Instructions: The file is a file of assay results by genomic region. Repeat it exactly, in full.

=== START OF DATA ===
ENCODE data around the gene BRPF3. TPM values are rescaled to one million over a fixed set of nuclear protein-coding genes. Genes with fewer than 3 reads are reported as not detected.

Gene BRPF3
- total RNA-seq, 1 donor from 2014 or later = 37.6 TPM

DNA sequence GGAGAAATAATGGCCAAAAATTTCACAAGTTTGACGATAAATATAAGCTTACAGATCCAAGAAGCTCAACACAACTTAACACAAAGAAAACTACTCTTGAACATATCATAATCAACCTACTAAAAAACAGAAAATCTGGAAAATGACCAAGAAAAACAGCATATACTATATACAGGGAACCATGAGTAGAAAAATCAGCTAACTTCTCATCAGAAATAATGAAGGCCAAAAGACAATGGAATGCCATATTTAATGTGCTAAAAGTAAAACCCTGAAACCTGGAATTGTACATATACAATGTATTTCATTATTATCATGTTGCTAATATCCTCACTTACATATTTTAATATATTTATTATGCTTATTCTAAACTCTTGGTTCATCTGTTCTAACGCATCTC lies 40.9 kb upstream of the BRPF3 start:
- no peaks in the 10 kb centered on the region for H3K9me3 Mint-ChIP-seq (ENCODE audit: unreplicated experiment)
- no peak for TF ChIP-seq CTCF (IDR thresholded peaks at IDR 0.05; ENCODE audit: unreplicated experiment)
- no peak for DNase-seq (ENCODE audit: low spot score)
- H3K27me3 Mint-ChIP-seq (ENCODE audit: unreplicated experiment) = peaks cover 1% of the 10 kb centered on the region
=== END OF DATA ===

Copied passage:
ENCODE data around the gene BRPF3. TPM values are rescaled to one million over a fixed set of nuclear protein-coding genes. Genes with fewer than 3 reads are reported as not detected.

Gene BRPF3
- total RNA-seq, 1 donor from 2014 or later = 37.6 TPM

DNA sequence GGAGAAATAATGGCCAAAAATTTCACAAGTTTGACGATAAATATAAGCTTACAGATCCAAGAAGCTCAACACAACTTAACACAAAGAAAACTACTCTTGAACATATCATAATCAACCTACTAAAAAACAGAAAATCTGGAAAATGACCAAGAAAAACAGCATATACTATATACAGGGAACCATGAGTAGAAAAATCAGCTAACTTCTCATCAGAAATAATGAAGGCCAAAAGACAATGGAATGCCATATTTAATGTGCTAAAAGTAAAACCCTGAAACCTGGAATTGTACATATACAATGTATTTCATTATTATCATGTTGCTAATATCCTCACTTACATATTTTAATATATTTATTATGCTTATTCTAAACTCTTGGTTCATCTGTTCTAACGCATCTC lies 40.9 kb upstream of the BRPF3 start:
- no peaks in the 10 kb centered on the region for H3K9me3 Mint-ChIP-seq (ENCODE audit: unreplicated experiment)
- no peak for TF ChIP-seq CTCF (IDR thresholded peaks at IDR 0.05; ENCODE audit: unreplicated experiment)
- no peak for DNase-seq (ENCODE audit: low spot score)
- H3K27me3 Mint-ChIP-seq (ENCODE audit: unreplicated experiment) = peaks cover 1% of the 10 kb centered on the region